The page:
A History of the scene
The DeerFlame Legacy
Tale-Trader The Legend of Twarin
Hellblazers Delano and Ennis
The DeerFlame Legacy
An author's retrospective, by Talitha Nonveiller (TalNon)
Although Tale-Trader:The Legend Of Twarin was my first official publication way back in 1994, it was not the first story I ever wrote, or indeed started. The creatures and world featured in it are, however, true to the world I had established many, many years before, before I even discovered the existence of comics other than the Disney or Disney-like humorous cute animal tales.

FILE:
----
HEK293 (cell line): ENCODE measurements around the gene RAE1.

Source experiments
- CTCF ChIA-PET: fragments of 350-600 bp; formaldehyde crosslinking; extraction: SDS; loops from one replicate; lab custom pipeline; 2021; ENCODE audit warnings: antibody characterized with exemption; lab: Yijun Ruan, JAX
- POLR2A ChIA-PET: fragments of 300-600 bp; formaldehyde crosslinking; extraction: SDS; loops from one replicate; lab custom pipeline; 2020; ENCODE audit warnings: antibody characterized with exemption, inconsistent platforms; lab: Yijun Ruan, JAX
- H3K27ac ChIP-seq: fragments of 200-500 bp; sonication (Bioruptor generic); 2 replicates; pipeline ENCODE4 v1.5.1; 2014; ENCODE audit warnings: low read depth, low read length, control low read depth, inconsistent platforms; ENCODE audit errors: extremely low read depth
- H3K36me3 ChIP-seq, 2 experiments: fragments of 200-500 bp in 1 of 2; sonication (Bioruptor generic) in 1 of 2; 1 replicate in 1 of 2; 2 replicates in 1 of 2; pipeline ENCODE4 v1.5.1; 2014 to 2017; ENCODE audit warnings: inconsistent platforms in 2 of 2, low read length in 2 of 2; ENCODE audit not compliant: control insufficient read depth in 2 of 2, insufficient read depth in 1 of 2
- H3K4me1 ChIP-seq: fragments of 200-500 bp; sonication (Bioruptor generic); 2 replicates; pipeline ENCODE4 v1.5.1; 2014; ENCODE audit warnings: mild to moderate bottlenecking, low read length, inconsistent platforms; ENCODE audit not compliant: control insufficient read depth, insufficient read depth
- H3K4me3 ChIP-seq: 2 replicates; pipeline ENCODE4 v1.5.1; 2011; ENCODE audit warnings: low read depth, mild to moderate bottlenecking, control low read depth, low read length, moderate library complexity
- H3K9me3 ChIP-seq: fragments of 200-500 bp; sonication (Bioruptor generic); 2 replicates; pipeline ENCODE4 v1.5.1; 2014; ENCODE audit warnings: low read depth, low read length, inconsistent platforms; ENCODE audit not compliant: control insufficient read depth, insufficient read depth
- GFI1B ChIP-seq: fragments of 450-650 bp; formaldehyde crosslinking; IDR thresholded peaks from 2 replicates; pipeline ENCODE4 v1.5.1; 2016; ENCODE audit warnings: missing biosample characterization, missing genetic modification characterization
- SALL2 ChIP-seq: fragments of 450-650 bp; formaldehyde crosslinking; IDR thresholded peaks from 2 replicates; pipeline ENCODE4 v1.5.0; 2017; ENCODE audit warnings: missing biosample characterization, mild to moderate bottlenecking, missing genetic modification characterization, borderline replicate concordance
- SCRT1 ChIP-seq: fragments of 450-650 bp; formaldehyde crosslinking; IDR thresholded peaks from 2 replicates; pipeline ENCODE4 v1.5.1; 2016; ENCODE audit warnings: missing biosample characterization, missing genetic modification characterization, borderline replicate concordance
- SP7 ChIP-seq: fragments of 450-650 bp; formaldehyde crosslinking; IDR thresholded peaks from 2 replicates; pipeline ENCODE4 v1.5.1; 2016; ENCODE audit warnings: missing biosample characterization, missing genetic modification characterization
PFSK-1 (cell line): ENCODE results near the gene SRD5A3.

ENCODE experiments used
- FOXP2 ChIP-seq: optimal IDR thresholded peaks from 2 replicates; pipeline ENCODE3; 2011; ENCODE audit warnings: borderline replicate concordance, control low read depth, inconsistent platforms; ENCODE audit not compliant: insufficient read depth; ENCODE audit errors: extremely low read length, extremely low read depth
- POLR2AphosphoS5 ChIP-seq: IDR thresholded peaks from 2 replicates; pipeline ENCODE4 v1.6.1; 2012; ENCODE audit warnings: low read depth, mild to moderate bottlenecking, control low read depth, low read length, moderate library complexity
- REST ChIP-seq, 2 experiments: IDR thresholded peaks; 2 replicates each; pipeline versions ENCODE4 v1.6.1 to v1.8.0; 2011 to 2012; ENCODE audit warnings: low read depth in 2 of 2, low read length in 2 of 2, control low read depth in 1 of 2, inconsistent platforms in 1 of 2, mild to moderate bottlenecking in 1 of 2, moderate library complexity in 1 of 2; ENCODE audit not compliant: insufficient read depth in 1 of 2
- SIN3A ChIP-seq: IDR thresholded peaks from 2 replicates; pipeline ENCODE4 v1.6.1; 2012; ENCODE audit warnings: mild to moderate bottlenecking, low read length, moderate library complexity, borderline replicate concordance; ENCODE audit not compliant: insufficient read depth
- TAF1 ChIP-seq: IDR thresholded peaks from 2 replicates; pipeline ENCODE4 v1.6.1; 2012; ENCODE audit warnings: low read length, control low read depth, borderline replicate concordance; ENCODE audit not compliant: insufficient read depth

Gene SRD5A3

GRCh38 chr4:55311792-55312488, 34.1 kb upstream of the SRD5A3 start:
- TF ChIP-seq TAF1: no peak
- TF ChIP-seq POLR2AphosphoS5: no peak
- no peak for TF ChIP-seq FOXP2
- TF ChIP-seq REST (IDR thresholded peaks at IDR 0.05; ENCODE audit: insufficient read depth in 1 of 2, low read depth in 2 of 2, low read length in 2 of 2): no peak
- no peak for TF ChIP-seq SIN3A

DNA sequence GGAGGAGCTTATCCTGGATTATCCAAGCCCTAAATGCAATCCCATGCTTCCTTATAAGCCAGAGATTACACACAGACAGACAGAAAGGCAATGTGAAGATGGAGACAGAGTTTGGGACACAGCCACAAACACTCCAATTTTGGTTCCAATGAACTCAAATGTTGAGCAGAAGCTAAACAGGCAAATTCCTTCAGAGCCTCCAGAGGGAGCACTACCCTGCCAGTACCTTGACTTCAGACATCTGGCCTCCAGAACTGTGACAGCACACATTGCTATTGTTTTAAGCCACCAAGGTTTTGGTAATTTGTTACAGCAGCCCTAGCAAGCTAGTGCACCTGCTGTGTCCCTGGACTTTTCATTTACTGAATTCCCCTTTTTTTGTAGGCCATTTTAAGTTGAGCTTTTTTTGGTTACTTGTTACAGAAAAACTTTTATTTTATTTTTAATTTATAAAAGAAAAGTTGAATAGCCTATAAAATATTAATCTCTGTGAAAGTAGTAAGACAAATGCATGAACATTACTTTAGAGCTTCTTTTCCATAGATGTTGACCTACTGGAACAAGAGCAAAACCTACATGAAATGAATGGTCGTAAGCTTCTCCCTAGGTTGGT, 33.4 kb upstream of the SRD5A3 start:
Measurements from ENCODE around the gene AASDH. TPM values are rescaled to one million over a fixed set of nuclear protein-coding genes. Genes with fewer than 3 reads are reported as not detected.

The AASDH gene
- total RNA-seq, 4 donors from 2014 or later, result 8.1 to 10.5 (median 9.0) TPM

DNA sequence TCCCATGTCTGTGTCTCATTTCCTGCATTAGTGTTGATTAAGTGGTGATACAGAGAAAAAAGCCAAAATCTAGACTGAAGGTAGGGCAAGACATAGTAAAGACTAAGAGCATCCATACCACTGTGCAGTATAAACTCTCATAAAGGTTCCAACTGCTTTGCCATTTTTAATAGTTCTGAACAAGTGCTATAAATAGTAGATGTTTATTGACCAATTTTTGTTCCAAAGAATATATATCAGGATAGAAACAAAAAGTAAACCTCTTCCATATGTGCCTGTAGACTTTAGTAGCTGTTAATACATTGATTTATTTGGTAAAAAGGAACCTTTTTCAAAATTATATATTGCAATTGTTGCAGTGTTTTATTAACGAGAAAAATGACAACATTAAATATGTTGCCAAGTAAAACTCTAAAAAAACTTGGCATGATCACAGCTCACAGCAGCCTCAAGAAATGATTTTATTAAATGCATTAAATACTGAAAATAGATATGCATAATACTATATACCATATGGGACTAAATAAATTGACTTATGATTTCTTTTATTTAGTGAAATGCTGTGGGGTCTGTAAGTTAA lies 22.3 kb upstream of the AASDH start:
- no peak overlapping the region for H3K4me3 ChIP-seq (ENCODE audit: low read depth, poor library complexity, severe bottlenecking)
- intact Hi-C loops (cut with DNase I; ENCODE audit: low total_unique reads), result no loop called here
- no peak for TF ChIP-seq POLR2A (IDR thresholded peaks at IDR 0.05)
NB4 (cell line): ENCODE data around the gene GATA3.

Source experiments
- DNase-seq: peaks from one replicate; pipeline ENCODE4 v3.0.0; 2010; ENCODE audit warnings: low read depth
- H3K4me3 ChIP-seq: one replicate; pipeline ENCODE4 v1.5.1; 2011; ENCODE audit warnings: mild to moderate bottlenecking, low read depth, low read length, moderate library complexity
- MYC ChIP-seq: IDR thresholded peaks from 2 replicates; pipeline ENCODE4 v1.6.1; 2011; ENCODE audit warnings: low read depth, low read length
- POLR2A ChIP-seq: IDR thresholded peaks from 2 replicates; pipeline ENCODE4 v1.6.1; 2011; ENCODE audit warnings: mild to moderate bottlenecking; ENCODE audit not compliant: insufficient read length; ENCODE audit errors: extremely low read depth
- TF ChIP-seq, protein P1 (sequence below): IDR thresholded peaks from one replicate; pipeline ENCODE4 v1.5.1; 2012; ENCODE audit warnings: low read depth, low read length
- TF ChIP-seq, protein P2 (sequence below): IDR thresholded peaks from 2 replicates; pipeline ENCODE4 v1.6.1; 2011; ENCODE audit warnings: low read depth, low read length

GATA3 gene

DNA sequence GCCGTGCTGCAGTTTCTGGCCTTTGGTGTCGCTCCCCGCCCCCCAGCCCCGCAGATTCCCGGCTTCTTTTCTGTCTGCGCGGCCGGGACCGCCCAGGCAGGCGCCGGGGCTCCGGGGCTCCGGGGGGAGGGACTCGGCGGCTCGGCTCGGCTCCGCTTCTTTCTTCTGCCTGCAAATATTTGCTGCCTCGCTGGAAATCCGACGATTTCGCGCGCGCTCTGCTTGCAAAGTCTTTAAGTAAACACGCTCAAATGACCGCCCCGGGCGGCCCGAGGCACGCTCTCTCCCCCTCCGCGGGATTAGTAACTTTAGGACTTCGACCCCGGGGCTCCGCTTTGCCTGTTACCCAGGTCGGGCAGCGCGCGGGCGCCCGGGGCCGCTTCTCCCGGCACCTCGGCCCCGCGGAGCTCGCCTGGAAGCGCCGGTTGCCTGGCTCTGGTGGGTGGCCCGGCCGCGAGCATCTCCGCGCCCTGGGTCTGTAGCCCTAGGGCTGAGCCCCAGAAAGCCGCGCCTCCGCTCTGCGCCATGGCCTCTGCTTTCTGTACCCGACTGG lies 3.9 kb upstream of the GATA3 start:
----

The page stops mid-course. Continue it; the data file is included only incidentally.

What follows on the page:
I could say it all began the moment I was born, and in a way, for some of us, that is probably the case. But I'll scoot ahead a couple of years to my adventurous primary school days, when nothing seemed impossible and nowhere was out of bounds. For me, the time I spent out of class was by far more rewarding than those long, stretched out hours spent learning the same useless facts without reason. To me primary school could quite easily be condensed into just a couple of years without the excessive 'padding' like that commonly found in dull movies. But I guess it did give my mind time to wander and invent worlds I'd rather be in and people I'd rather know. And so I remember those years to be full of make-believe adventure where I could be anyone and do anything. No stereotypes applied, and nothing was out of the question. I drew and drew and wrote story after story, but unfortunately in my school days there was no real outlet for such a passion, nor was the development of the imagination considered as important as the learning of facts and events in human history. I guess I could never really understand then why my world's history was always to take a back seat to a human history that has never really been totally accurate, and written only in the male perspective. So I just wrote my own books for myself. One such set I remember having written were styled after the 'Mr Men' books. Theses were really popular at the time, though I must say there were never enough of the female version. But I liked their simplicity and invented my own little creatures. I produced quite a number of these and was somewhat proud of them. I told my class of my book-making skills but no one believed me. So to prove them wrong I decided to take my creations to school with me. It was a windy, rainy day and by the time I got to school and opened my bag, I could not find my little books anywhere. Everyone, including the teacher, said I was lying about them -- how could anyone make books without years and years of training and lots of money? I was sure I had packed them -- where could they have gone? So I wandered home that day, with my head tilted, deep in thought, and as I neared the house, I saw in the gutter along the street, all my books slowly being washed away, the coloured texta pictures blending into an unrecognisable sea of mixed colour. They must have somehow fallen out of my bag and blown onto the road. I was devastated and decided never again to make any more books.